At the time, dear reader, I knew nothing of comic books apart from Batman, Superman, DC and Marvel.

The next time I was in a bookshop I asked a lady for a copy of this intriguing tome. I had no idea of its genre and after some confusion as to what exactly a ‘graphic novel’ was on my Mom’s part, I looked through it.

I was hesitant to buy a comic, but if it inspired Darren Shan who has always inspired me then it had to be good.

I came home and looked at my new purchase, dismissing the hairy man on the back of the graphic novel as a mad and interesting writer from somewhere in America; not yet realising that Alan Moore would soon become one of my greatest inspirations.

As I began to read Watchmen’s panelled pages, something incredible struck me. As I’ve mentioned previously, I have a condition called Quadriplegic Cerebral-Palsy, which has multiple effects, one of those being a difficulty to visually break-down the format of a prose book; which can make reading a complicated and slow task for me. Whilst reading Moore and Gibbons’ graphic novel, I realised that I could read the captions and panels much more easily, and the gaps between images and text enabled me to read at a quicker pace.

Not only did discovering the graphic novel make me an Alan Moore fan, exposing me to his massive body of work and creative genius, but It also proved to me that the comic realm is much more than capes and clichés. It is in fact a unique and intelligent medium that is alive with ideas and narratives, full of intellectual and artistic value. From Neil Gaiman’s The Sandman; a magical saga set in a sophisticated fantasy world with depth and scope, to its sibling title Lucifer which lends a more devilish prospective to the multifaceted storyline enhanced at the hands of author Mike Carey. Alan Moore and Kevin O’Neil’s League of Extraordinary Gentlemen is a work that takes advantage of the medium’s eccentric sensibilities, by interweaving several legendary fictional characters in a single imaginative world.  In more recent times, creations like Brian K Vaughan and Fiona Staples’ Saga has shown the diversity of the genre, with its entwining of spaceships and satire whilst exploring political and deep subjects. Alternatively, Scott Snyder and Sean Murphy’s The Wake is a well-written and contemporary piece of graphic storytelling that stands out in this generation of creators.

The comics world is an artistic entity that thrives on innovation and passion with a strong history of stories, artists and writers. I am not a crazed philosopher trying to preach the ways of the graphic novel, but I’m writing this from the prospective of a fanboy who has been pulled into a vortex of panels and captions from which I am powerless to escape.

A Place of Inspiration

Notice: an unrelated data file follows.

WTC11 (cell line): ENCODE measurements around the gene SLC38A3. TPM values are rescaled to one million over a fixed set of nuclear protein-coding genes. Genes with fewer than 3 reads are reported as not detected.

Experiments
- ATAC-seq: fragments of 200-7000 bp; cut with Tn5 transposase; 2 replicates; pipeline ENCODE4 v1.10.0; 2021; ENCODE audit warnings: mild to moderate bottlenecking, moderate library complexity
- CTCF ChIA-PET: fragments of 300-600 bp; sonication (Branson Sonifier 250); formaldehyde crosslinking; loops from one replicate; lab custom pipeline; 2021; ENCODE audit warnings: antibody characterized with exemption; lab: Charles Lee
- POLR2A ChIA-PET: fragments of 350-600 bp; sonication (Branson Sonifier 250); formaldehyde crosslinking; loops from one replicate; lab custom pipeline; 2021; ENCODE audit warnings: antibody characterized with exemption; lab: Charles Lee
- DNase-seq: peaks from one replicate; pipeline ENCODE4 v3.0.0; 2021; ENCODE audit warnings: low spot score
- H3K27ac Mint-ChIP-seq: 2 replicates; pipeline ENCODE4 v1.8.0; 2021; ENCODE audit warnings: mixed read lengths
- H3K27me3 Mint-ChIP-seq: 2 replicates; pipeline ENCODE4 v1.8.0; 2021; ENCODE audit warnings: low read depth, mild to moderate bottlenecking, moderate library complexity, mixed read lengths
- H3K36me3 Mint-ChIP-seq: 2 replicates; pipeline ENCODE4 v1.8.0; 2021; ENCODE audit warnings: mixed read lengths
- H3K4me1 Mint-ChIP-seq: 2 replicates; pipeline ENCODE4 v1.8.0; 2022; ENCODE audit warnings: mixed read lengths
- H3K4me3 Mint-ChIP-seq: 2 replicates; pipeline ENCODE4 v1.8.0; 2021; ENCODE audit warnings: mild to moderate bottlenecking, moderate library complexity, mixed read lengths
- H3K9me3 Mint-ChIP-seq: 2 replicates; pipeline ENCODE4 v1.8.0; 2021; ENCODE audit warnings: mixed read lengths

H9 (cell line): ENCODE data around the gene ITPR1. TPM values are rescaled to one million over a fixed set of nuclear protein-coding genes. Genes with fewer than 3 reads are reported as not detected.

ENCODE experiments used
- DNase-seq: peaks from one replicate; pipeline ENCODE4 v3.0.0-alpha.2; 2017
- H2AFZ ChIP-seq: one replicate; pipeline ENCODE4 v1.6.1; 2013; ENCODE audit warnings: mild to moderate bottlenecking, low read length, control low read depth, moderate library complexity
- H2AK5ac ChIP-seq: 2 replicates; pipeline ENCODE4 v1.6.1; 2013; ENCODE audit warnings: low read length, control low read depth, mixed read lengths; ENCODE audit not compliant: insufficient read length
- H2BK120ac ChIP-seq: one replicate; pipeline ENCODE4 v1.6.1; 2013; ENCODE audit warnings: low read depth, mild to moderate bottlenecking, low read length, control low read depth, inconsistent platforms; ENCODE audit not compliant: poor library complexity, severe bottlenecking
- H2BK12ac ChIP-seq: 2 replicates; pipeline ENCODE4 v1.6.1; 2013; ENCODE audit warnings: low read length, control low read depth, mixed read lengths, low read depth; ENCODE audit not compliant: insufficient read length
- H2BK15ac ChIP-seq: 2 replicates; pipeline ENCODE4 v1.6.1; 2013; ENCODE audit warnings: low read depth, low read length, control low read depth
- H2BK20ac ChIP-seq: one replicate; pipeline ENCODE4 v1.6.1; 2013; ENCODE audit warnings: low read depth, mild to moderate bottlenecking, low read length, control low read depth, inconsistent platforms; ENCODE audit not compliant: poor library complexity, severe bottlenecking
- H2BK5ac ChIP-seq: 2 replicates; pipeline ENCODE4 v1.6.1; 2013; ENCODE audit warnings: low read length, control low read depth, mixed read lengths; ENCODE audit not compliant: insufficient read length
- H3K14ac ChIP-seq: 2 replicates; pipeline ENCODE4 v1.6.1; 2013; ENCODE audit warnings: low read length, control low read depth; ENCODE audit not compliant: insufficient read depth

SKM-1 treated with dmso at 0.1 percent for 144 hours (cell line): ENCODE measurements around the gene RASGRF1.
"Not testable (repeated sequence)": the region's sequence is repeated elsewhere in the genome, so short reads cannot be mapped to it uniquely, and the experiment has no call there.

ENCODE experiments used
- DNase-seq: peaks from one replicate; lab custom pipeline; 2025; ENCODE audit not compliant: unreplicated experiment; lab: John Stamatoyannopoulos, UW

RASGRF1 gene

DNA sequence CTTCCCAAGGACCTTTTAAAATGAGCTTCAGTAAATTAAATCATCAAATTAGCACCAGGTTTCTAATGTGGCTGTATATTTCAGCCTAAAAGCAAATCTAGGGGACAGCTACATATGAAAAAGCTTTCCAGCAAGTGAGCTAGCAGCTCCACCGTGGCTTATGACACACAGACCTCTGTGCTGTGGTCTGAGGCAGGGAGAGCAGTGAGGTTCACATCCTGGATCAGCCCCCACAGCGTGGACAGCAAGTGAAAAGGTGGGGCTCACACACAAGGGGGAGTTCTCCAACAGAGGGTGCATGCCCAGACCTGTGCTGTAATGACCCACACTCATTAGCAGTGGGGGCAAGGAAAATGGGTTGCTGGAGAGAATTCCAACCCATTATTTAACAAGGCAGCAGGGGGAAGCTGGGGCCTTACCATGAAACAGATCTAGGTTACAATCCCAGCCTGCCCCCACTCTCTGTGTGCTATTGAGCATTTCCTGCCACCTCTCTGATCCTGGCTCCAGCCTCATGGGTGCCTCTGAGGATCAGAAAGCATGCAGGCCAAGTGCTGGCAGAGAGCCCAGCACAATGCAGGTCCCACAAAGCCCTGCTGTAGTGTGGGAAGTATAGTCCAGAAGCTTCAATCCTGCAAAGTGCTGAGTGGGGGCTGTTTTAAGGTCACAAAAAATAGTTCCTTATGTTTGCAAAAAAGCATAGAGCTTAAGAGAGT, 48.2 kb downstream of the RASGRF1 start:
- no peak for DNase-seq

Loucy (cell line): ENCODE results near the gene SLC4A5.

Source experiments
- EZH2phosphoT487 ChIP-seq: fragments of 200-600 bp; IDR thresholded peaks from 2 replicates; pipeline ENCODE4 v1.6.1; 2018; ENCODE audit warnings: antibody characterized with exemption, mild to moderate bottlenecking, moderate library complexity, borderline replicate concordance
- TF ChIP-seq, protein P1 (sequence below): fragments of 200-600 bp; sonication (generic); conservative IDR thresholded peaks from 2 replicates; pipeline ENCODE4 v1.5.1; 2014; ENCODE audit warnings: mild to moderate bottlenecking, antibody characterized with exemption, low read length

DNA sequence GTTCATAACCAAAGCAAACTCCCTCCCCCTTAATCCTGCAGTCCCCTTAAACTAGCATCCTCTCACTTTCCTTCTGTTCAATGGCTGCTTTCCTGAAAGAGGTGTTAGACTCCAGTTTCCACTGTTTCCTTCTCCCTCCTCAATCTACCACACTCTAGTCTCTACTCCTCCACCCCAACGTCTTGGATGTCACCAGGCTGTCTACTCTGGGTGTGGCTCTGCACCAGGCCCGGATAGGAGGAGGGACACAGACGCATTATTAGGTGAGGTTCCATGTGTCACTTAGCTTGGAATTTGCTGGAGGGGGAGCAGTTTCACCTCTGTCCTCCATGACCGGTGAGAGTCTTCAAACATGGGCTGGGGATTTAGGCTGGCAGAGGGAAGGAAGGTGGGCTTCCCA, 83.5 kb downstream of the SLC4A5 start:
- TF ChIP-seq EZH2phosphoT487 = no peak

This short story was published in the 4th issue of Writing West Midlands’ online Magazine, ‘Write On!’ in 2014. A publication which showcases the work of young writers in the Midlands. It was my first piece to be printed in ‘Write On!’ and it was also chosen to be read out as part of Writing West Midlands’ ‘Page Talk’ event at the Royal Shakespeare Company in Stratford-upon-Avon. It was a true honour to have my writing heard among such talented writers.


If inspiration was a place, it would be a realm of continuous creativity where imagination rules, where thoughts come to life and characters animate: flying, walking, talking, laughing and screaming around a world of fantasy.

A world where characters and stories intertwine with those of Dickens and Dahl. Works of the imagination run free within a realm of words and tales where pages of parchment fall from the sky filled with the notes of classic authors of immortal fiction.

Where murderers and villains roam free, poets converse with sorcerers, as demons and evil creatures battle mythical beasts. Warriors and professors walk through the diverse landscape as vampires talk between themselves over a glass of blood; zombies crouch over the open skull of an unidentified author desperate for a taste of the extraordinary brain.

Tolkien sits conversing with his own characters and frantically composes extraordinary previously unheard tales from Middle Earth as in the distance a dragon breathes fire, boiling a kettle from which a wizard with a long beard pours himself a cup of tea.

Witches stand over boiling pots,cackling as a walking skeleton dips a finger into the steaming broth, tastes and pours in the blood of a child.

In a land where leprechauns exchange tales with spectres and sorcerers do battle; ghosts, zombies, wizards and mythical creatures roam the entirety of their world. Where cries of laughter and pain weave into all the music known to man, where everything can be heard from the high and powerful tones of classical composers like Beethoven to the reggae vibrations of Bob Marley.

Imagination is the only limit in a place of inspiration.